A tale of two towns reveals tipping point for America's suburbs

Suburbs are becoming more diverse, with some embracing it, while others struggle to evolve. Here are the stories of two towns in Texas.

Henry Gass/The Christian Science Monitor
Members of a neighborhood association in Missouri City, Texas, presented a $500 check to the police department last October.

This Dallas suburb is perhaps closer to becoming Ferguson, Mo., than it would care to admit – and the story of how it got there holds lessons for the rest of suburban America.

McKinney is, in many ways, a classic snapshot of the American suburban idyll. The striped awnings and brick-fronted Victorian facades of the city’s historical downtown still speak to a small-town past, despite its 700 percent growth during the past 15 years. In 2014, Time magazine named it the No. 1 place to live in America.

Yet enormous change is percolating. There was a glimpse in 2015, when a white police officer pulled his gun after a skirmish with a bikini-clad, black teenage girl at a pool party that had spiraled out of control.

On the surface, the incident seemed dissonant. The median income in the neighborhood is $109,000. The residents of that part of town “are not the economically devastated people of West Baltimore or the repressed people of Ferguson,” wrote The Washington Post.

But there is another McKinney, too – the one on the east side of Highway 5, where less than half of residents are white and the median household income is $31,000. As McKinney grows, this racial and socioeconomic divide is growing starker.

Flash back 25 years, and Ferguson’s snapshot was the same – a middle-class white suburb on the cusp of becoming a far more diverse place. The white population fled, the city’s tax revenues plummeted, and what was left was a financially broken city fractured along racial lines. In 1990, Ferguson was 75 percent white, like McKinney is today; in 2010, the St. Louis suburb was 67 percent black.

Data show that this pattern has played out again and again. When suburbs become diverse, they tip, with white flight fueled by the perception that an increase in nonwhite residents will lead to a decrease in property values and school quality.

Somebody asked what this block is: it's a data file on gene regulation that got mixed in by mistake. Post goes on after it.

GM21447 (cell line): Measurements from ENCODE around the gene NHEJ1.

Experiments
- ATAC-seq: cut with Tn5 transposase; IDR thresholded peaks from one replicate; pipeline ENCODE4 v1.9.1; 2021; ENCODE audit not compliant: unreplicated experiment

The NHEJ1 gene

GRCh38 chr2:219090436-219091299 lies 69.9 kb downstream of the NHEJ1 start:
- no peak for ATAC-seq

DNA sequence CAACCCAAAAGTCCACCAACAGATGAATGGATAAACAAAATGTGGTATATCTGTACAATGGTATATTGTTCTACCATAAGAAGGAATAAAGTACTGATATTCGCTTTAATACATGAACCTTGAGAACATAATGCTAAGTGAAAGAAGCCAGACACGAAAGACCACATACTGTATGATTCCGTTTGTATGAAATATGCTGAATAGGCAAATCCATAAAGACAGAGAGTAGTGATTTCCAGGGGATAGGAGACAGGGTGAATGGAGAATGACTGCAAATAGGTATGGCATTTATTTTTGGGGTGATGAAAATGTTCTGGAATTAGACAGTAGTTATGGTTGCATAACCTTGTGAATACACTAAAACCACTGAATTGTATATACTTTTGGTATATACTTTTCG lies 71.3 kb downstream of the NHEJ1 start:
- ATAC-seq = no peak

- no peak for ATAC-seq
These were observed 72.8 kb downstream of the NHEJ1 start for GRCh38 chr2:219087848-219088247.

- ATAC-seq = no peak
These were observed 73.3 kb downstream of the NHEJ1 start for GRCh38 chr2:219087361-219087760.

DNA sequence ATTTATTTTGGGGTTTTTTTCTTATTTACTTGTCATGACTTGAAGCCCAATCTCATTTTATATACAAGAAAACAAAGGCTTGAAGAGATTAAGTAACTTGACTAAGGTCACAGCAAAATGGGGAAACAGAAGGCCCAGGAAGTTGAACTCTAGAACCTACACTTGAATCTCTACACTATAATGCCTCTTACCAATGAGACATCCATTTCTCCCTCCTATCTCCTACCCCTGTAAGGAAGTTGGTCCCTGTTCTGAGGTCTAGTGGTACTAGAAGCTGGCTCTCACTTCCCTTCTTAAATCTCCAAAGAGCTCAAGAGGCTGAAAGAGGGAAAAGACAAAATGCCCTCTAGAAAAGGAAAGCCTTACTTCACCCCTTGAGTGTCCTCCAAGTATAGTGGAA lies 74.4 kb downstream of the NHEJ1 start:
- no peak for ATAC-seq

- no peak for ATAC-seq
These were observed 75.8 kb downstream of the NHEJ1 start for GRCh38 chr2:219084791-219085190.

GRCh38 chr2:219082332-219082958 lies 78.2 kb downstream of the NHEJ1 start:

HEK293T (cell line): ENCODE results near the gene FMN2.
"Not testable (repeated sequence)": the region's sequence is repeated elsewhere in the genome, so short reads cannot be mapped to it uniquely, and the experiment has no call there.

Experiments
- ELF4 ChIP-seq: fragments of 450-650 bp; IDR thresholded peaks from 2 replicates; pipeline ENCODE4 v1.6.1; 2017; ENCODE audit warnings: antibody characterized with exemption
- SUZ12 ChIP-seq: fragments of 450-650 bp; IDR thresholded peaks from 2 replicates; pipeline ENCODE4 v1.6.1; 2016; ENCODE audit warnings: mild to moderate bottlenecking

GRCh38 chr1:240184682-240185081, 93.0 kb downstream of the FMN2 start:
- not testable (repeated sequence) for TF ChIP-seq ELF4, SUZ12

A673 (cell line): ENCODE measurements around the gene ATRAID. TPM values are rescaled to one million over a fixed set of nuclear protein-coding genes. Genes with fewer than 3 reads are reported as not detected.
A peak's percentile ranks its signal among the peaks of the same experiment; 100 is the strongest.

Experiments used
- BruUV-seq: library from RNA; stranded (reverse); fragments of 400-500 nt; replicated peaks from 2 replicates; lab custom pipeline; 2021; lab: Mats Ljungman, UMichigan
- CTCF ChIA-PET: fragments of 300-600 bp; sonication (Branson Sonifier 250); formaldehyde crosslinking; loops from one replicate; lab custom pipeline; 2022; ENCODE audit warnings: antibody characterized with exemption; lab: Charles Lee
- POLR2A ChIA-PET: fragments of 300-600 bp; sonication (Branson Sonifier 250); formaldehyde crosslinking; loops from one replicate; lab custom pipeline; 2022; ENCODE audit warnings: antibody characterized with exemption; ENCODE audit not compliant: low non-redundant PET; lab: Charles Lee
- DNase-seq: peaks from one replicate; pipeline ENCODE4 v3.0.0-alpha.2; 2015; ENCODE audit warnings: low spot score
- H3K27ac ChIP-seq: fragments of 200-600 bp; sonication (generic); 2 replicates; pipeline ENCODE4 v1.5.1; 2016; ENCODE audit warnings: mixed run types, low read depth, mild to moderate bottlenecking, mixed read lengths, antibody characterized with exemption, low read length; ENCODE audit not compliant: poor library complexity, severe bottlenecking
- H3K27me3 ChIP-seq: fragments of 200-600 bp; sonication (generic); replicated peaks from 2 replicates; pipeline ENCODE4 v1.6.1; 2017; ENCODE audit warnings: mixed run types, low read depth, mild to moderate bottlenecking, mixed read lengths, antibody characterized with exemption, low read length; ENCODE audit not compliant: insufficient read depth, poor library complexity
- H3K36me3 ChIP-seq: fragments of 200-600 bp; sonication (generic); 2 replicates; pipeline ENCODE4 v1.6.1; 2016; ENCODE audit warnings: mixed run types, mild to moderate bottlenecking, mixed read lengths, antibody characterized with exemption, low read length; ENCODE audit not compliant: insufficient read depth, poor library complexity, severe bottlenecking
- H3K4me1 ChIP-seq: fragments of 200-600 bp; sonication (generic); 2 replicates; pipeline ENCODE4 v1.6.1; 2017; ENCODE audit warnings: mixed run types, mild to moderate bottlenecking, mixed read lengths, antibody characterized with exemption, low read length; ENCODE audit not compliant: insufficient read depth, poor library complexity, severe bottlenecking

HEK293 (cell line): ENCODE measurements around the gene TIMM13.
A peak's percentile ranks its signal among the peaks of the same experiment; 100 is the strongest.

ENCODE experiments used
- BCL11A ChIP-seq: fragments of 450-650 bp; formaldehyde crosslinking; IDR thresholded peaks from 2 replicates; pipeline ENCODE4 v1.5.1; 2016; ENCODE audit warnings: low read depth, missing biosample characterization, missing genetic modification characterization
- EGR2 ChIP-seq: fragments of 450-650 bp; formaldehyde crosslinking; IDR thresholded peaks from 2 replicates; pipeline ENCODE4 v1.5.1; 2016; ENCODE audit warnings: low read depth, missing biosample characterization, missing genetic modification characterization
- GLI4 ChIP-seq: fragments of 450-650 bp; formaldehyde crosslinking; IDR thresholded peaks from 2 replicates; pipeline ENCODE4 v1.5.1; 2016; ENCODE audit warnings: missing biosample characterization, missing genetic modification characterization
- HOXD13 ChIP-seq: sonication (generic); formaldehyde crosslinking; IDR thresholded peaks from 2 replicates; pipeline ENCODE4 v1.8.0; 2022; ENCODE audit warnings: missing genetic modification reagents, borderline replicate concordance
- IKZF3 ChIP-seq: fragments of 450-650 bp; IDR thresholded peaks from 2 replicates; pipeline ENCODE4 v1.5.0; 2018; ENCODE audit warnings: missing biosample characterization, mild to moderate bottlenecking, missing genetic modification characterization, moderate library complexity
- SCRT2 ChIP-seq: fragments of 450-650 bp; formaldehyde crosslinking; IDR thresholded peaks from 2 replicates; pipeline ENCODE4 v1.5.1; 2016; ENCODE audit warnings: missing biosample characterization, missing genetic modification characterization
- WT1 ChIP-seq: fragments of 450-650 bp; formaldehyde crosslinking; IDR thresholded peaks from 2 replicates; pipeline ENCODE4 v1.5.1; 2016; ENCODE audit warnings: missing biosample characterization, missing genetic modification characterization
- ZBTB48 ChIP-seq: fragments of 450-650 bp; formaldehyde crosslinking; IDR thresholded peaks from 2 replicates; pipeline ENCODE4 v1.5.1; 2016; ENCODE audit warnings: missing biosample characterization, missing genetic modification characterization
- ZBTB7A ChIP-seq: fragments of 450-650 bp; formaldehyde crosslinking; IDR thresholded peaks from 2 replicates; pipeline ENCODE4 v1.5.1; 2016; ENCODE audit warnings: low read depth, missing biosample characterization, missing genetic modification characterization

A 2012 study by the University of Minnesota even came up with a number for this tipping point: 23 percent. Suburbs that were at least 23 percent nonwhite in 1980 more often than not ended up being mostly minority by 2005, it found.

McKinney on the threshold

McKinney now sits right on that threshold and so is a laboratory for one of suburbia’s greatest challenges: how to break the white flight cycle. Diversity is coming; the share of Americans living in mostly white suburbs declined from 35 percent in 2000 to 28 percent in 2010, the Minnesota study found.

Some suburbs, such as Pennsauken, N.J., or Missouri City, Texas, have embraced the transition. But they have stepped out of a comfort zone to do it, embracing cultural outreach and affordable housing. Ferguson has shown the stakes of failure, forcing many suburbs to confront difficult choices. 

Suburban integration “really has to be a lived experience,” says David Troutt, a professor at Rutgers University School of Law and a board member of Building One America, a group that advocates policies that support diverse suburban communities.

“It can’t simply be the statistical presence of people of different races and socioeconomic backgrounds sharing the same space,” he adds. “They have to be neighbors in a real sense rather than anonymous strangers occupying similar space.”

The concern in McKinney is that the town is increasingly defined by strangers occupying the same area within the city limits.

The catalyst has been a population boom – from 21,000 in 1990 to 157,000 in 2014. While McKinney’s white population has been growing in numbers, it has been shrinking as a proportion. Yet this growing diversity has not meant integration. The white population is mostly concentrated in affluent subdivisions west of Interstate 75, creating what many residents call the east-west “divide.”

“There are thousands of these communities around the country,” says Paul Scully, executive director of Building One America. “They may be diverse on paper, but if you look at where the black people live, where the Latino people live, you’ll find they’re segregated.”